We study the mechanisms and control of telomere elongation, insulator functions, and enhancer-promoter interactions in Drosophila. Telomeres are structures at the termini of linear chromosomes and are responsible for a number of functions, such as protection of chromosomal ends from fusion and degradation, and compensation for the inability of DNA polymerases to completely replicate the end of a linear chromosome. The telomeric structure in Drosophila melanogaster and other drosophilids is essentially different from that in other eukaryotes; head-to-tail arrays of telomere-specific non-LTR (long terminal repeat) retrotransposons, HeT-A, and TART make up the endmost sequences instead of simple repeats generated by telomerase. Yeast and mammals assemble protein complexes on the telomerase-generated repeats, whereas Drosophila appears to employ a sequence-independent protein capping complex. This terminal capping complex seems to bind to any stable chromosome end, regardless of the presence of HeT-A or TART. Despite the pronounced differences in structure and properties, orthodox telomerase-generated telomeres and Drosophila retrotransposon-based telomeres may have some features in common. For instance, the conserved DNA repair and DNA damage checkpoint proteins are essential to the function of both telomere types. In most organisms the telomere length is maintained by developmental activity and by controlling telomere accessibility to telomerase. In Drosophila the mechanism of telomere length regulation is unknown.
Regardless of the different origin and sequence composition of the endmost telomeric regions, all eukaryotic nuclear chromosomes contain a span of complex DNA repeats (TAS) adjacent to the telomeric regions. In Drosophila melanogaster TAS arrays consist of 15–26 kb blocks, depending on the end of the chromosome. The expression of transgenes inserted in TAS is strongly inhibited, suggesting that repressive chromatin is formed on the TAS regions of the Drosophila telomeres. We proposed a model suggesting that the repressive chromatin bound to TAS regulates the stability of chromatin formed at the telomeres. If the telomere HeT-A/TART array is relatively short, the chromatin formed on TAS would interfere with the assembly of telomeric chromatin, which would result in higher accessibility of the chromosome end and thus in telomere lengthening. In cases where the HeT-A/TART array at the telomere is sufficiently long, chromatin formed on TAS would not influence the stability of telomeric chromatin that protected the chromosome end, would prevent telomere elongation and lead to telomere shortening. To test our hypothesis, we developed genetic systems based on terminal deficiencies generated by I-SceI cutting in P transposons inserted in TAS. The main goal is to identify new genes important for telomere functioning and compare them with mammalian and yeast homologues.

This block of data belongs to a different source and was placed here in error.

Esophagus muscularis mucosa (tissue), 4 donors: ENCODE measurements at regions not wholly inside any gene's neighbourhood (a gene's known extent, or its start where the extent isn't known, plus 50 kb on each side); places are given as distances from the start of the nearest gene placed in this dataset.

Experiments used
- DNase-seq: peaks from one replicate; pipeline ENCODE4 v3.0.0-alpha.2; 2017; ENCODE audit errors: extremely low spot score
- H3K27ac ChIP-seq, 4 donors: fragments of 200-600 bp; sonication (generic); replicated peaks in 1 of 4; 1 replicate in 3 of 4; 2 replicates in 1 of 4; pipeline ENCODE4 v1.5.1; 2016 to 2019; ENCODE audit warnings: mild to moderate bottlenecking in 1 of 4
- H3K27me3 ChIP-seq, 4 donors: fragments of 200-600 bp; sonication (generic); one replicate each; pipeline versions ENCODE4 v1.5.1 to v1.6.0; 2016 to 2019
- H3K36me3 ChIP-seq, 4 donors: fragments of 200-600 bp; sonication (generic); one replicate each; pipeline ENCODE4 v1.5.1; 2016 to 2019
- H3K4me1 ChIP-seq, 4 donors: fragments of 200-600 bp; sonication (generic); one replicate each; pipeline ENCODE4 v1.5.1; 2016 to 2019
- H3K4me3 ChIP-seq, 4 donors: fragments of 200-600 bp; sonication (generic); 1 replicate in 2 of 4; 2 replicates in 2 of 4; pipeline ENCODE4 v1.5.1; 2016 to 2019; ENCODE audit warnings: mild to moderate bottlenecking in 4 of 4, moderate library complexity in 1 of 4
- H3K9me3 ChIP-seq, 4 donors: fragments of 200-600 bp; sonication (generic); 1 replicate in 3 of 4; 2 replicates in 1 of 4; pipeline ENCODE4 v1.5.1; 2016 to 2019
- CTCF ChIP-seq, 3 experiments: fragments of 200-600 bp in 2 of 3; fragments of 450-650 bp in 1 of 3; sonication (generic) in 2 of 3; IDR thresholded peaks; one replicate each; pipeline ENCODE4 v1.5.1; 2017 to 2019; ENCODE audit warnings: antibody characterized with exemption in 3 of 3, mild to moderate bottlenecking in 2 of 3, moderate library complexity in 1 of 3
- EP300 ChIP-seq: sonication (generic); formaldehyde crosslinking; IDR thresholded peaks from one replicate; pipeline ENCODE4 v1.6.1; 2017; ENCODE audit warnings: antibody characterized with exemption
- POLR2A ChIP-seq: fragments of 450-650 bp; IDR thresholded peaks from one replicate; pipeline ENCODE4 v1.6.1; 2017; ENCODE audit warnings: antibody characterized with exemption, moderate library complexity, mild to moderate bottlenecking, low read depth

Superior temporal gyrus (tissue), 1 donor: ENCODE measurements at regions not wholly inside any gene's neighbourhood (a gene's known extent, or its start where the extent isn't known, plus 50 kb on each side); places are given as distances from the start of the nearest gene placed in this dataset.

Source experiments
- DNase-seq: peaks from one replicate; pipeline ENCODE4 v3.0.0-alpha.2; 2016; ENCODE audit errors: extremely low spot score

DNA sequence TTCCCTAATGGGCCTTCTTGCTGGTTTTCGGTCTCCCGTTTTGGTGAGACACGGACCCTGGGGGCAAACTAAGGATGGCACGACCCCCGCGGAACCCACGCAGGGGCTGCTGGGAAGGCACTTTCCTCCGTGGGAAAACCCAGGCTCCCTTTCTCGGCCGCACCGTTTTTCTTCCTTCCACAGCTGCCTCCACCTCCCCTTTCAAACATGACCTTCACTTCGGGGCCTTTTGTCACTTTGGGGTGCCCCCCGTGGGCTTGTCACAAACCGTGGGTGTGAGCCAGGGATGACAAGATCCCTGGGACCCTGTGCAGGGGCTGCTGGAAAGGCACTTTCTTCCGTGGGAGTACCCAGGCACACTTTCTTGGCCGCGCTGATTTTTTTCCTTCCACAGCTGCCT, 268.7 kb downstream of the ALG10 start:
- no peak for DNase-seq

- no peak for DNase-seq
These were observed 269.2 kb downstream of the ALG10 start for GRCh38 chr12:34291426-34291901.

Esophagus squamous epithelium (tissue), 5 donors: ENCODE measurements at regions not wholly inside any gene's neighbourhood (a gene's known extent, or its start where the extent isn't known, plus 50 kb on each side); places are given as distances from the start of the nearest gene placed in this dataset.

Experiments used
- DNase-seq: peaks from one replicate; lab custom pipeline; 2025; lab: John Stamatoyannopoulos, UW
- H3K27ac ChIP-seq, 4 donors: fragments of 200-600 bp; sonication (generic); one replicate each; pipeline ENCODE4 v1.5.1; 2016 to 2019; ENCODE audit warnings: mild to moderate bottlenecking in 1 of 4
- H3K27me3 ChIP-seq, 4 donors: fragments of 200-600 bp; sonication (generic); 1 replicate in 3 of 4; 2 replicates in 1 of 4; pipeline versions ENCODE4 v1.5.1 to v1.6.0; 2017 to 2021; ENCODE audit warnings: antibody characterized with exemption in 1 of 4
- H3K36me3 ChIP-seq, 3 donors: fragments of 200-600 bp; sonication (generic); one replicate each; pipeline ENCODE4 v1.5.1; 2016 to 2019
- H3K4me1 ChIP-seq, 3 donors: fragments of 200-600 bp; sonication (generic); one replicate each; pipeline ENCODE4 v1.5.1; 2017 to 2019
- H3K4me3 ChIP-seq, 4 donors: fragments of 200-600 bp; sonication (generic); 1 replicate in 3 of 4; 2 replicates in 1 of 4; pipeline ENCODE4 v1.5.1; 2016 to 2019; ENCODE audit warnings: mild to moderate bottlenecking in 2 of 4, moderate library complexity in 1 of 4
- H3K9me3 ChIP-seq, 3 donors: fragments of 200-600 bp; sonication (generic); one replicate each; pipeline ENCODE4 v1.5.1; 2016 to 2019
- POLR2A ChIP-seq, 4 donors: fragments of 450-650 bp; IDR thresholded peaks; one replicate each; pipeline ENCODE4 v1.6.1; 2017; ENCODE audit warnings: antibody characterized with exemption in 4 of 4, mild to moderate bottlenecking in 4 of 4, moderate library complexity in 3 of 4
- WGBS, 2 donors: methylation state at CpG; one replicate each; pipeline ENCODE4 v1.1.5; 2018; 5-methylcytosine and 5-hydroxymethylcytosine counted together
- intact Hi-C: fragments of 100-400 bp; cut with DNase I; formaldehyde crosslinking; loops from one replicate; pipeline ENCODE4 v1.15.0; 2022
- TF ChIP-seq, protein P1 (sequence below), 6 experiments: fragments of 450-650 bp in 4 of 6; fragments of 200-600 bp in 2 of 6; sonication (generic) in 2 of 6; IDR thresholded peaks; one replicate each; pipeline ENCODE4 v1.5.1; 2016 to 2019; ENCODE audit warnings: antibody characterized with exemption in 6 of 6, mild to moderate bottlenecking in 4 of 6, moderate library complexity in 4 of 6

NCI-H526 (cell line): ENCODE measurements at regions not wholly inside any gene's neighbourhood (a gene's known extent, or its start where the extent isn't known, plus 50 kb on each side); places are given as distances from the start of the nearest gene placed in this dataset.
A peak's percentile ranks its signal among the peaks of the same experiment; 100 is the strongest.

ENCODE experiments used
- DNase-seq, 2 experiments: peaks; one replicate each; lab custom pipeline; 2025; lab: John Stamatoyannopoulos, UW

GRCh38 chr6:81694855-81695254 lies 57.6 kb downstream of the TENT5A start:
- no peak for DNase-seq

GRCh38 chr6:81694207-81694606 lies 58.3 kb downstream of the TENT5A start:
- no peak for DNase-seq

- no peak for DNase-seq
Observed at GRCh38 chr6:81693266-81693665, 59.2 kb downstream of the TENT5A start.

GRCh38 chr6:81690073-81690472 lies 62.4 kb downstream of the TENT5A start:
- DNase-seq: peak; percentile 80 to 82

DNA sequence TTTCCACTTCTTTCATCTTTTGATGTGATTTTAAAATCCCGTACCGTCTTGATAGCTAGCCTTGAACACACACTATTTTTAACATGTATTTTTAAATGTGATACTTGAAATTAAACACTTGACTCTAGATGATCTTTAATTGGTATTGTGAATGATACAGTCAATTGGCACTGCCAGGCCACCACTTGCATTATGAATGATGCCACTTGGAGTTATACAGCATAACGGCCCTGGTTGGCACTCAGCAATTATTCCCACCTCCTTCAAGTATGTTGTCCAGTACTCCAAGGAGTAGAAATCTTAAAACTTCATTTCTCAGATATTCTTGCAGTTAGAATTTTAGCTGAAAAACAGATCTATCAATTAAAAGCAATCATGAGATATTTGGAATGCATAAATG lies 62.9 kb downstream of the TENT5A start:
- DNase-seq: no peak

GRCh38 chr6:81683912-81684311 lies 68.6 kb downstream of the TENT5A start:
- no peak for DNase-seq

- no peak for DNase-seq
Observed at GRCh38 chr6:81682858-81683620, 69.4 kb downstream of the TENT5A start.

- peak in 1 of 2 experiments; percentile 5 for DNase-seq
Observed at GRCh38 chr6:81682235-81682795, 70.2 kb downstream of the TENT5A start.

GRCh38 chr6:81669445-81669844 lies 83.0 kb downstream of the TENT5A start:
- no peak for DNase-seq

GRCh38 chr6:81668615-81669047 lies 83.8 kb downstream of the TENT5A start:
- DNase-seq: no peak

Eukaryotic enhancers and silencers are able to act over long distances, sometimes interacting with promoters hundreds of kilobase pairs away. A fundamental question in transcriptional regulation is how enhancers find and control their target promoters over long distances. Depending on the location, shielding against positive or negative regulatory effects from neighboring chromatin may be required. Indeed, sequences referred to as insulators that prevent the spread of activation or repression to a promoter have been found in various organisms. The insulators were found at the 3′ ends of the yellow and white genes. The white gene is widely used as a marker to select transgenic lines and as a test gene in the enhancer blocking assay. The existence of insulators 3′ to the yellow and white genes suggests that such insulator-like regulatory elements may be widely distributed in the Drosophila genome. Questions arise as to how widespread insulators are and what role these insulators play in gene regulation. To study the role of insulators in transcriptional regulation, we plan to identify new insulators and proteins that are responsible for the enhancer-blocking and boundary activities. To look into the functions of the insulators, we plan to assess the functional interactions between insulators in various combinations at the same genomic site, by using Cre/LOX, Flp/FRT and newly created I-SceI recombination systems, and to test the physical interactions between the insulators, by running ChiP, Dam methyltransferase, and 3C assays.
Frequently, genes and associated cis-acting sequences do not constitute physically distinct domains on the chromosomes. Rather, genes can overlap, and cis-acting sequences can be found tens and hundreds of kilobases away from the target gene, sometimes with unrelated genes in between. It was found recently that chromatin loop formation might result from direct interactions between transcriptional factors bound at an enhancer and a promoter. The looping model raises the question of how potentially promiscuous enhancers in the cis-regulatory regions are able to avoid other promoters and to locate and physically approach their proper target promoter. The existence of the “tethering elements” in the promoter-proximal region was postulated and that they recruit distal enhancers to the core promoter. It is possible that a special class of proteins ensures correct gene expression by supporting proper interactions between enhancers and promoters. We will attempt to establish a simple assay to map tethering elements in enhancers and promoters. The isolation of such regulatory elements will help identify proteins that are responsible for long-distance enhancer-promoter communication.
Last updated August 2009